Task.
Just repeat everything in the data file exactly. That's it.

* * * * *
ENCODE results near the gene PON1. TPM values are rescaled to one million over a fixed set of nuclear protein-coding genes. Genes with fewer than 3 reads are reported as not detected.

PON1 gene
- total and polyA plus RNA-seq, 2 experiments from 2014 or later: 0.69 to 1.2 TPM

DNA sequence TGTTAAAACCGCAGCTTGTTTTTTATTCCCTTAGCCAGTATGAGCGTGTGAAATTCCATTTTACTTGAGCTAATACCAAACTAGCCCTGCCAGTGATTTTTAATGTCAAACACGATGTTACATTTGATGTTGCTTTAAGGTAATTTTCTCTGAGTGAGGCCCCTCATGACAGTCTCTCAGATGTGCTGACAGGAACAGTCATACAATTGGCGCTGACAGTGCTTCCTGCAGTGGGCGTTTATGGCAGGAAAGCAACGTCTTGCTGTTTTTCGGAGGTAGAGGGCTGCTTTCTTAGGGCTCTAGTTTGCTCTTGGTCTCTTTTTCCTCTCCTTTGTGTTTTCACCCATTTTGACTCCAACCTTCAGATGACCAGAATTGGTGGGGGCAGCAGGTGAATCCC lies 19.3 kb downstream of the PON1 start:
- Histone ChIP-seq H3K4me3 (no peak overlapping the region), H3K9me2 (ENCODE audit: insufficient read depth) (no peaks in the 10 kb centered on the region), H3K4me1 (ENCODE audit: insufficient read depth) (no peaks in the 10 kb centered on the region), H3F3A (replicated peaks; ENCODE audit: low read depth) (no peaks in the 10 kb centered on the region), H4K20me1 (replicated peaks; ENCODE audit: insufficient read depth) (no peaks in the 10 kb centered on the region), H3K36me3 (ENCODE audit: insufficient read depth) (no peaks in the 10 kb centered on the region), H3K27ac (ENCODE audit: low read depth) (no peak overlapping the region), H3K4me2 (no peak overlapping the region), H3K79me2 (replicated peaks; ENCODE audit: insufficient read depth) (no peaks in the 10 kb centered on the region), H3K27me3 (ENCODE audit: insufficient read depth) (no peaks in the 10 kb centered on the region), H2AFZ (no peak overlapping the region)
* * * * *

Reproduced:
ENCODE results near the gene PON1. TPM values are rescaled to one million over a fixed set of nuclear protein-coding genes. Genes with fewer than 3 reads are reported as not detected.

PON1 gene
- total and polyA plus RNA-seq, 2 experiments from 2014 or later: 0.69 to 1.2 TPM

DNA sequence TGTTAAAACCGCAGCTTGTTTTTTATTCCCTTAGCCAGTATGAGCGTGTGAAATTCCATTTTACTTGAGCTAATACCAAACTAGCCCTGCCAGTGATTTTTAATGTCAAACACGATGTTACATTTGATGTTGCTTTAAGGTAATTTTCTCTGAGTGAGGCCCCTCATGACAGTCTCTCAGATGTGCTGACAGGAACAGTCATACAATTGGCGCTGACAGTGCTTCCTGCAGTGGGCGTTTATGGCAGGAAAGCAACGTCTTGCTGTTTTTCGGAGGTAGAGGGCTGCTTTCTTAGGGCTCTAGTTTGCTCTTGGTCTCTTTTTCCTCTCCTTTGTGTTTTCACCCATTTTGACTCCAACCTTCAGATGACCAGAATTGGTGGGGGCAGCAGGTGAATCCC lies 19.3 kb downstream of the PON1 start:
- Histone ChIP-seq H3K4me3 (no peak overlapping the region), H3K9me2 (ENCODE audit: insufficient read depth) (no peaks in the 10 kb centered on the region), H3K4me1 (ENCODE audit: insufficient read depth) (no peaks in the 10 kb centered on the region), H3F3A (replicated peaks; ENCODE audit: low read depth) (no peaks in the 10 kb centered on the region), H4K20me1 (replicated peaks; ENCODE audit: insufficient read depth) (no peaks in the 10 kb centered on the region), H3K36me3 (ENCODE audit: insufficient read depth) (no peaks in the 10 kb centered on the region), H3K27ac (ENCODE audit: low read depth) (no peak overlapping the region), H3K4me2 (no peak overlapping the region), H3K79me2 (replicated peaks; ENCODE audit: insufficient read depth) (no peaks in the 10 kb centered on the region), H3K27me3 (ENCODE audit: insufficient read depth) (no peaks in the 10 kb centered on the region), H2AFZ (no peak overlapping the region)